Since rewatching the broadcast of Come From Away—the Broadway musical now streaming on Apple TV— I’ve had the song “Make Me a Channel of Your Peace” stuck in my head. We sang it often at mass when I was growing up, and I found it to be not only a beautiful melody, but wonderfully aspirational in its lyrics. That’s the person I most wanted to be: someone who sowed light and love and hope in the world. Someone who understood that in giving we receive. Someone who was an instrument of peace. I took those goals very much to heart and I’ve tried to weave them into my life and work.
But something struck me this time hearing that song. There’s a section in which the lyrics direct us to “seek less to be consoled than to console, less to be understood than to understand, and less to be loved than to love.” As a child, I understood that to mean in order to be a truly good and worthy person, I must always, always put others before myself, and that it was “ungodly” to ever seek to be understood or consoled, and even a bit selfish to long for love. After all, the song uses the word “never.” One should never seek to be consoled rather than consoling someone else, even in the worst of times. At least that’s how I took it.
I’m not sure why the writers chose to include that song in Come From Away, which is the story of the passengers on 38 planes who were rerouted to Newfoundland during the aftermath of the 9-11 attacks and the townspeople who took them in. On the one hand, the townspeople seem to embody the messages in the song, doing everything they can to bring comfort to the passengers. But the passengers are the receivers of all that care. They are asking to be understood, consoled, and loved, and they are receiving just that.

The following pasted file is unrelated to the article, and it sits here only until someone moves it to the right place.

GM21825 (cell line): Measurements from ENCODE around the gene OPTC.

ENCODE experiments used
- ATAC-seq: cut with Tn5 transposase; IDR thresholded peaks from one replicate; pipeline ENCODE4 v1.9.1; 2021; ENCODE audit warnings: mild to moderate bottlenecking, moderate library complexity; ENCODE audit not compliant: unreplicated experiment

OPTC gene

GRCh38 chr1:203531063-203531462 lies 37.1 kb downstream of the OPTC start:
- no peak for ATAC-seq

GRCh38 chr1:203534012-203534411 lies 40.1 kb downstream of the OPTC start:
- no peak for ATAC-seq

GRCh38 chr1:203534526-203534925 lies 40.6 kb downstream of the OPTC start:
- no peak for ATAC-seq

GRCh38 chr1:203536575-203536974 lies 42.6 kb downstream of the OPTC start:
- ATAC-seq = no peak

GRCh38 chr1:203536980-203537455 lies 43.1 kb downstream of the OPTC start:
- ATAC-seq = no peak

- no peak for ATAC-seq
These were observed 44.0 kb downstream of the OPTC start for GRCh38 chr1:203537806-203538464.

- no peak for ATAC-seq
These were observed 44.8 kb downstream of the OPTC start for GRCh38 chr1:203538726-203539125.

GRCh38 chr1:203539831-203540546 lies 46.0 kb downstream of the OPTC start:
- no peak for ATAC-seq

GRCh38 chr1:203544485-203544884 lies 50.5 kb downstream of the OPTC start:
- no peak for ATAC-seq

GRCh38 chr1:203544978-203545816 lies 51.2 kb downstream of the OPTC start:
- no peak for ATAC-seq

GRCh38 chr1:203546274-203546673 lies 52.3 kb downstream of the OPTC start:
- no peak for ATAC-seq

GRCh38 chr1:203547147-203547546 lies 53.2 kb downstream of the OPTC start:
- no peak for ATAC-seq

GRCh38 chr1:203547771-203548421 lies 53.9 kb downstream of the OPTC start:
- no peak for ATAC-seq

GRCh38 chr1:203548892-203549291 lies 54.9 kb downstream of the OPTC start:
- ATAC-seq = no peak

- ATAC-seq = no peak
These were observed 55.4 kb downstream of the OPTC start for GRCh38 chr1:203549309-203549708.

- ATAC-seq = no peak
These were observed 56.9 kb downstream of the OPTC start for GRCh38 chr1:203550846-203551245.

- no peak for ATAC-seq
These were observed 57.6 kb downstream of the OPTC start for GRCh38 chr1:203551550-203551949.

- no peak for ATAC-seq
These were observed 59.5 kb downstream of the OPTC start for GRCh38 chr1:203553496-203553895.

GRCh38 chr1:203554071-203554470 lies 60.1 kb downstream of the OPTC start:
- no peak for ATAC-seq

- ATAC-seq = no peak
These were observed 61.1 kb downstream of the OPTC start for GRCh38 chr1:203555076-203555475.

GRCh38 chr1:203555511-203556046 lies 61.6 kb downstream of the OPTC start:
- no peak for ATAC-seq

Watching the performance, I realized that in taking those words so much to heart as a kid, I failed to recognize you can’t offer consolation unless there is someone who needs it. And maybe sometimes that person will be you.
The early days of the pandemic seemed to make it easier in some ways to be there for each other. We’d get on Zoom calls and share our ups and downs. And as each person talked, the rest of us offered comfort and support. Then it was our turn to talk about our struggles, and their turn to love us in return.
But social and political unrest took us in the other direction. There, our own beliefs and hurts seemed to overshadow everything else. We often didn’t even try to understand, much less console or love. And all that negativity has worn us down.
The song asks us to bring hope to the world, and that’s really important, now especially. But that’s pretty hard to do if we don’t feel it first. Maybe the words “make me a channel of your peace” mean simply to create an opening in our hearts for peace and hope to fill us first, so we can use that energy to serve others, to create art, to uncover new solutions and bright ideas, and to advocate positively for the changes we want to see in the world.
If it’s your turn to seek consolation, pardon, understanding, or love, please ask for it. Do whatever you need to do to fill back up on hope. History is strewn with times when our challenges seemed insurmountable, yet with hope, we have always found a way. Take care of yourself so you can care for others. Be that kind of channel.
By Teresa R. Funke
If you like this post, please share and credit Teresa and Bursts of Brilliance for a Creative Life blog